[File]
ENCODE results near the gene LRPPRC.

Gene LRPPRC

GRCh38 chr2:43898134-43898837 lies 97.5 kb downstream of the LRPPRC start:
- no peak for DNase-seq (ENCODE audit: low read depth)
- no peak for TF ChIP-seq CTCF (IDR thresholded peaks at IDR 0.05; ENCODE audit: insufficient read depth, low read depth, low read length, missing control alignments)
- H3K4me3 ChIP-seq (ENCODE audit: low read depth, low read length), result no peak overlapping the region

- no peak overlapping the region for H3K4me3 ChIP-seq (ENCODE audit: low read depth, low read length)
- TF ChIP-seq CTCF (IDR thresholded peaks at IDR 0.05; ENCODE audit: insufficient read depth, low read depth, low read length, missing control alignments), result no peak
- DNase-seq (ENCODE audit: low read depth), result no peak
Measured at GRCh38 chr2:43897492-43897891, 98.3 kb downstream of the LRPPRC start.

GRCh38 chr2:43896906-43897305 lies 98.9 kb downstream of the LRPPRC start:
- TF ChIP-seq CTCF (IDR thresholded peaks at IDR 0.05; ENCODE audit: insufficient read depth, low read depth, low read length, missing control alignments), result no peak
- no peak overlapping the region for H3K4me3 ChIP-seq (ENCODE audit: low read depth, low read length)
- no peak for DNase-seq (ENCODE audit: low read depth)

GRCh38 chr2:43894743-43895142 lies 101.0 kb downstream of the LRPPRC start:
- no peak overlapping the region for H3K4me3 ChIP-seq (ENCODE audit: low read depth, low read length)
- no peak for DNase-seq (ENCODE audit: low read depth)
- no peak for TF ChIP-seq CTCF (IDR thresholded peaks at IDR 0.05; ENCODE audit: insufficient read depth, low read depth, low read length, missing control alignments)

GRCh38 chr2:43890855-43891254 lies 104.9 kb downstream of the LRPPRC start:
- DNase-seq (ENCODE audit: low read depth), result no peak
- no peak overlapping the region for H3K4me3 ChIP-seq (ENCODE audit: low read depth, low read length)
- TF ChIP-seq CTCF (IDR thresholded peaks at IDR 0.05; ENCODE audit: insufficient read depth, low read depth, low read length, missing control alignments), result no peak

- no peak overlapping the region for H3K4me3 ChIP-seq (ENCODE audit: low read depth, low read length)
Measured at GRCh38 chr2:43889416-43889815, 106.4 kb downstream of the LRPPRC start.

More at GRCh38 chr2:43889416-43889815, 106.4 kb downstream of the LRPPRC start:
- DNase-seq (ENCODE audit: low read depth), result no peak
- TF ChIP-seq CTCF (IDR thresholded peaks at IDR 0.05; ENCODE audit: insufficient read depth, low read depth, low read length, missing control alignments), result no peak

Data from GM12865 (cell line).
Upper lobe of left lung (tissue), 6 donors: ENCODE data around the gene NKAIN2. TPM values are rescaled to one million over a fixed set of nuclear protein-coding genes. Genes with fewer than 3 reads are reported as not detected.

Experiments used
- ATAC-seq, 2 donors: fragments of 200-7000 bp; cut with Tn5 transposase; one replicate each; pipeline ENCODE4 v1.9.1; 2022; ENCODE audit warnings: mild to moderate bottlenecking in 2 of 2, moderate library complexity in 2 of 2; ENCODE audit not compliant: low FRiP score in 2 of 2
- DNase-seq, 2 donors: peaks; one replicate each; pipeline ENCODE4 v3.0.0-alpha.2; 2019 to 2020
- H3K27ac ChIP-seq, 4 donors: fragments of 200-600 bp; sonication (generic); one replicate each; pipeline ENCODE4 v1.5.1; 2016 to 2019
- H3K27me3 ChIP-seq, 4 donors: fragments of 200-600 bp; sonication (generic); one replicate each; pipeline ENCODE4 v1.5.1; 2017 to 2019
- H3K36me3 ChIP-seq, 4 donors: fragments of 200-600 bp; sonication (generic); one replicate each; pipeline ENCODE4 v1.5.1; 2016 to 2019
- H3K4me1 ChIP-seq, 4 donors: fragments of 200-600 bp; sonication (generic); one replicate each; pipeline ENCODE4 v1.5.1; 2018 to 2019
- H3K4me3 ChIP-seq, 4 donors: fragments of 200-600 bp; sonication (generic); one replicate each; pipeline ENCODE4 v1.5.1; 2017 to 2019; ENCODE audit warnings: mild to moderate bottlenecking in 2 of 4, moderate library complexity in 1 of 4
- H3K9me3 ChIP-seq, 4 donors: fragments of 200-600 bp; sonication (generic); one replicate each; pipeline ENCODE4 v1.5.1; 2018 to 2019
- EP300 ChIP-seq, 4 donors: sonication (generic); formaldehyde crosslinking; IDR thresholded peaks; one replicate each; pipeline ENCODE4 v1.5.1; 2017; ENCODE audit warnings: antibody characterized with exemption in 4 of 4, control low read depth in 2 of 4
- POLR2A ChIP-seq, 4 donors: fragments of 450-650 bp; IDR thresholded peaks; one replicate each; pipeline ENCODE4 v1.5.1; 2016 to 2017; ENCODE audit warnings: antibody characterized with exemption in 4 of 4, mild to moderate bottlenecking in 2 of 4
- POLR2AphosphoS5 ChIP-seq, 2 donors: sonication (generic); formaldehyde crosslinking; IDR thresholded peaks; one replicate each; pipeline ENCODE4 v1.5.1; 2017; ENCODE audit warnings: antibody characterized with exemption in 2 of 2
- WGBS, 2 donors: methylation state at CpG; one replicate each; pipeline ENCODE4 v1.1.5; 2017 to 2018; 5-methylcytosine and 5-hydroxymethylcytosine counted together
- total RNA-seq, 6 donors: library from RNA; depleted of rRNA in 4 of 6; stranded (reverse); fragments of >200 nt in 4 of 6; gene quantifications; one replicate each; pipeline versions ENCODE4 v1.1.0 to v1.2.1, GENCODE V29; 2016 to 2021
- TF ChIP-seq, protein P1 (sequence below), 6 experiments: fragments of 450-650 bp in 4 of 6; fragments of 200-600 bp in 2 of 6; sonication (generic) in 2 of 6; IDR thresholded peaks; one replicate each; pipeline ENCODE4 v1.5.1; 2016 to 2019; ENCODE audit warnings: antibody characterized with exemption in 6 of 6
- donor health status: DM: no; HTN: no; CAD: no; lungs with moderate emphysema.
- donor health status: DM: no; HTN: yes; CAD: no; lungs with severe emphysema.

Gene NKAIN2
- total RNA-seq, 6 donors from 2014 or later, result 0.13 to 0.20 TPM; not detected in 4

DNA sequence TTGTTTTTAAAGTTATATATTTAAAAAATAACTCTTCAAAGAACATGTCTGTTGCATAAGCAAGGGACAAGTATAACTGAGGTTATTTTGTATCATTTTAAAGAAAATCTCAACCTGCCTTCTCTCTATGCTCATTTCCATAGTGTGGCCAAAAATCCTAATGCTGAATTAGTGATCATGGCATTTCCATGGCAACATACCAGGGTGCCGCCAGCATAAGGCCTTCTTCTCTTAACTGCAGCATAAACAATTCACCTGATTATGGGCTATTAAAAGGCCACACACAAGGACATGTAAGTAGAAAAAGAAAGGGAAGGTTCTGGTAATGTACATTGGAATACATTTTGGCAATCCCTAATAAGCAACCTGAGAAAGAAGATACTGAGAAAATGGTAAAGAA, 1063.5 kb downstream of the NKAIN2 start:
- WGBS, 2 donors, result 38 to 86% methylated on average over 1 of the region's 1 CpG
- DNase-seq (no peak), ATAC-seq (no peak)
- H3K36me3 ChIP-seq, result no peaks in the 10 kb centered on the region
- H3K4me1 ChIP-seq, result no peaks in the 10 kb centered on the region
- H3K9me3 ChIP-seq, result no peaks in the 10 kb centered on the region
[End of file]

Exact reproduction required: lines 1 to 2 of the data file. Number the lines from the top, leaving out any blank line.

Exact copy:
ENCODE results near the gene LRPPRC.

Gene LRPPRC